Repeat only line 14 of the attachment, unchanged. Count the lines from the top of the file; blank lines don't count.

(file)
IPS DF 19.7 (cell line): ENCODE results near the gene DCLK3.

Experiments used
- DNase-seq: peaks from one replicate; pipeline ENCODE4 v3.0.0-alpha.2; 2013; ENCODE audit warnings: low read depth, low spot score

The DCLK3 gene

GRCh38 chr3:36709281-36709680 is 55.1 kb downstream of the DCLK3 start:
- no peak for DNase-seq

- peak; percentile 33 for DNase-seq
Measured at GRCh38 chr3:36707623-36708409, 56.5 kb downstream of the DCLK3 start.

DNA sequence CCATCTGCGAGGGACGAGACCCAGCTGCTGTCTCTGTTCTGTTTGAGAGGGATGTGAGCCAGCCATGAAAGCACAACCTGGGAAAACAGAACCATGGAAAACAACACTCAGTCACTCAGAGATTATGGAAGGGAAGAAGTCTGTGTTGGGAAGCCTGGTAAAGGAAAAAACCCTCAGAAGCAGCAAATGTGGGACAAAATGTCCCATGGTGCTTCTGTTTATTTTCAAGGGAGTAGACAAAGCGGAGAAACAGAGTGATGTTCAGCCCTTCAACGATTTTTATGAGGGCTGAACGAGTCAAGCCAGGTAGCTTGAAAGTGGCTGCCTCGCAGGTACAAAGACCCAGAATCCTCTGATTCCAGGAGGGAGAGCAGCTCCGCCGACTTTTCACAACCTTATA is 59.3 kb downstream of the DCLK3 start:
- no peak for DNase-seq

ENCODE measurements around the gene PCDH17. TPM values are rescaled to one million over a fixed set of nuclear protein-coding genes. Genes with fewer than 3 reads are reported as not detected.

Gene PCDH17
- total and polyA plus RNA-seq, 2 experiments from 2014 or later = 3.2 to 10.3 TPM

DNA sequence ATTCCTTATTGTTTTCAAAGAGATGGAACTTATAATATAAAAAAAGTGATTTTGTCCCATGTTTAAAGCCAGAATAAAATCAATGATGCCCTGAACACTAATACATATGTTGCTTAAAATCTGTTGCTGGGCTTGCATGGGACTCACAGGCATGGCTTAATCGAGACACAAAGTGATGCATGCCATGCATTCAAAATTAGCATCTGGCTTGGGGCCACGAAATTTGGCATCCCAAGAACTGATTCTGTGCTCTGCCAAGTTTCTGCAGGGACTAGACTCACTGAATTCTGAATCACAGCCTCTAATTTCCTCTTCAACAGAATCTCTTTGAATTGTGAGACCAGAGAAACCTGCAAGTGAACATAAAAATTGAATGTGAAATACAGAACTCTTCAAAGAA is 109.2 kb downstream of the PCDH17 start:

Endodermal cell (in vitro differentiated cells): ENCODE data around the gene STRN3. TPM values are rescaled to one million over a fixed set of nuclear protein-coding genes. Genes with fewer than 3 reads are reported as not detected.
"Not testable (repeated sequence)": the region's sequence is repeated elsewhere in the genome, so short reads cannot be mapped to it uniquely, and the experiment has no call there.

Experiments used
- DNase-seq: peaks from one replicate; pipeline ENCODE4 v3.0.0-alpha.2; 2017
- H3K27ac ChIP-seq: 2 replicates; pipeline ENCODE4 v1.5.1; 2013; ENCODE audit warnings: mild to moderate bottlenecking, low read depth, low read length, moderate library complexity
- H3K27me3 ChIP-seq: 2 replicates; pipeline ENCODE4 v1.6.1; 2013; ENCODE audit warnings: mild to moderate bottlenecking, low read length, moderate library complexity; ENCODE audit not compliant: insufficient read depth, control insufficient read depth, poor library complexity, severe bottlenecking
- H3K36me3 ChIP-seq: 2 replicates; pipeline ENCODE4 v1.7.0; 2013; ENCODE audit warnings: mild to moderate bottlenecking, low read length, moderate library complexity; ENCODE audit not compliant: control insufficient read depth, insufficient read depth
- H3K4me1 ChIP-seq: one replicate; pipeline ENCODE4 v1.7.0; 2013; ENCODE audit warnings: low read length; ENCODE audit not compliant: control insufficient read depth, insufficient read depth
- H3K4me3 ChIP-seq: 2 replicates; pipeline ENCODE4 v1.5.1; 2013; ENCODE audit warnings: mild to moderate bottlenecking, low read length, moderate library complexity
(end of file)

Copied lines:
DNA sequence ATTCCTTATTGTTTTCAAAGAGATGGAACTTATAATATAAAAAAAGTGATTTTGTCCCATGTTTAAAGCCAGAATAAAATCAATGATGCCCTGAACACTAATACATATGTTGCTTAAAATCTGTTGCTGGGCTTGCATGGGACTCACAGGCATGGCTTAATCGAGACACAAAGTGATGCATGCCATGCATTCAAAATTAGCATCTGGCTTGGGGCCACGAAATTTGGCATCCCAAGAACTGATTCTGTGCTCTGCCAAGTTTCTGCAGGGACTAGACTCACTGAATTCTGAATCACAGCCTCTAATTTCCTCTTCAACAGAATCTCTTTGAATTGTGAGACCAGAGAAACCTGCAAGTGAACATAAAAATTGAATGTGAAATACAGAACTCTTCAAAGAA is 109.2 kb downstream of the PCDH17 start: